A woman in her 80s was referred to us as an emergency for repair of a traumatic laceration. She had a history of hypertension and dementia and lived alone; she had an increasing frequency of falls recently and presented to her local hospital following another fall. The medical team noted a left medial canthus defect with bleeding and unopposed edges. This was suspected to have been secondary to her fall. She was referred to us for emergency repair of the supposed laceration. Ophthalmic review revealed a large ulcerated lesion at the left medial canthus with indurated edges and oozing of blood. Rather than a traumatic aetiology, clinically it appeared more like basal cell carcinoma (BCC), so, instead of repair, punch biopsies were taken: histology later confirmed BCC. This highlights the variable clinical presentation of BCC and the importance of keeping a high index of suspicion for all periocular lesions.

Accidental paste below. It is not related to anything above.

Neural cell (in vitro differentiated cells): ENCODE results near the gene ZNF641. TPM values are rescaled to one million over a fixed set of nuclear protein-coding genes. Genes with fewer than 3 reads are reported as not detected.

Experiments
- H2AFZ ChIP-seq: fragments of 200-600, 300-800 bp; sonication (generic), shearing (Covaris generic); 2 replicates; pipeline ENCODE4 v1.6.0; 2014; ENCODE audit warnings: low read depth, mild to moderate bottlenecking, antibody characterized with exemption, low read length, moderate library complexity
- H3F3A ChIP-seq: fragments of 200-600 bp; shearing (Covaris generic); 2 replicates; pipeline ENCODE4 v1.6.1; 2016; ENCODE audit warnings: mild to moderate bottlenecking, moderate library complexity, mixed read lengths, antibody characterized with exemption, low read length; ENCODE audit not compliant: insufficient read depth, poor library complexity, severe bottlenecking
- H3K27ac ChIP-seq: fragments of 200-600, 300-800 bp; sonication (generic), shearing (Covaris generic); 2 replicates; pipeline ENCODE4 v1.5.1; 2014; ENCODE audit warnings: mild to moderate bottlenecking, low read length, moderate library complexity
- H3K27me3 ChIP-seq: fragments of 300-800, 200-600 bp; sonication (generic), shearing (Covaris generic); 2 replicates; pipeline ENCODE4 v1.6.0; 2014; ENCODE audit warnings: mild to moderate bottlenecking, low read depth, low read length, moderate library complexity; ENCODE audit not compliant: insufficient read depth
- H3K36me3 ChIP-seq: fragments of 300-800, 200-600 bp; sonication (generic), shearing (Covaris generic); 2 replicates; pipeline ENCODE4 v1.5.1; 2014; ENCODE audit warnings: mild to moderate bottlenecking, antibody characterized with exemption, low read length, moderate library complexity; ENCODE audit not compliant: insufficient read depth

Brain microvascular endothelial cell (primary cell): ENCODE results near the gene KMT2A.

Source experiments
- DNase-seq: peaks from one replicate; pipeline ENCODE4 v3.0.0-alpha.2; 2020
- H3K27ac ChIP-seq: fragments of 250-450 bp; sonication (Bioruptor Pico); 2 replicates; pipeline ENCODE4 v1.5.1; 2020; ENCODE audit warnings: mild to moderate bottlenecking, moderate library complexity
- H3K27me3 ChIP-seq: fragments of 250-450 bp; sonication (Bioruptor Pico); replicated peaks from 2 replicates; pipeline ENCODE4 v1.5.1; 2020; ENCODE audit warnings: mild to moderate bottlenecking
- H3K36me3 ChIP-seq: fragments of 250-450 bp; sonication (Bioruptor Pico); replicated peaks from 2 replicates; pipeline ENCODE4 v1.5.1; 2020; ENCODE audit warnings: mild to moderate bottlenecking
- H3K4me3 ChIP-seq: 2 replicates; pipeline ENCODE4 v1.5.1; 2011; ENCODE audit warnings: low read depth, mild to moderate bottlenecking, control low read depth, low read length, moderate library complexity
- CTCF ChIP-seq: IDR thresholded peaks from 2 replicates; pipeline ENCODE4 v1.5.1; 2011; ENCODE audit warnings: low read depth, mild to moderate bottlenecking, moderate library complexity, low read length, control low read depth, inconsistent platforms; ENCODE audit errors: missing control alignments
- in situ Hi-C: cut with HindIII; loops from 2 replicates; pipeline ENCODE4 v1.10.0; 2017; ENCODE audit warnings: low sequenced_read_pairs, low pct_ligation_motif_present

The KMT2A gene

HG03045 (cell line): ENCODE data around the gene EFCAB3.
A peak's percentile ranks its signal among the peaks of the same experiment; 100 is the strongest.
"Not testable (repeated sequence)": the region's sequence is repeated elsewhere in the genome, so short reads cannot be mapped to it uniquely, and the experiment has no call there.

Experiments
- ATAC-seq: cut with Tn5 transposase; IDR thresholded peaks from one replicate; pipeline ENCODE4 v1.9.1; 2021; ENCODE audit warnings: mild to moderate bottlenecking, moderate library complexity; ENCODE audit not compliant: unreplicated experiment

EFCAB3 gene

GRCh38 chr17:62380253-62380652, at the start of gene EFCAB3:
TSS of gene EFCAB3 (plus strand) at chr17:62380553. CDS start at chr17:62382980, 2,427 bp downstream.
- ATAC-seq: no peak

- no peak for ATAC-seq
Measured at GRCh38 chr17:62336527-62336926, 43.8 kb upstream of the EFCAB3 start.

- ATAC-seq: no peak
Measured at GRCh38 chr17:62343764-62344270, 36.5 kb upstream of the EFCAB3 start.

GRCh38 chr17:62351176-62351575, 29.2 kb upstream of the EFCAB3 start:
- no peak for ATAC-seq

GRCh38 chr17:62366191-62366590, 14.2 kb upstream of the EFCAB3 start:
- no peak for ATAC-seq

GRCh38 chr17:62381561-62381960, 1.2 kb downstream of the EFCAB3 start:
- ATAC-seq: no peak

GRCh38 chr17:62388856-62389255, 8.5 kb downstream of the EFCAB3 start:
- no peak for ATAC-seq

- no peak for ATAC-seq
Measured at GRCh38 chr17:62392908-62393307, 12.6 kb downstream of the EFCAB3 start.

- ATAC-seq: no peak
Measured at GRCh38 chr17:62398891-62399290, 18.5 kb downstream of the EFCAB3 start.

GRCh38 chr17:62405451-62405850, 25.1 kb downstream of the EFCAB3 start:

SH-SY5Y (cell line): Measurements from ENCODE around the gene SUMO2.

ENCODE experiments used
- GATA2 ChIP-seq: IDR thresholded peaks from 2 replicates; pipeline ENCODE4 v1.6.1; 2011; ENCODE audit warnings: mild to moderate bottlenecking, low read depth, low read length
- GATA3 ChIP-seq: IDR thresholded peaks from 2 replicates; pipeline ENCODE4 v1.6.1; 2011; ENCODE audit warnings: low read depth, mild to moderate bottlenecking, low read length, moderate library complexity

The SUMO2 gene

- Skin cancer
- Head and neck cancer
- Emergency medicine
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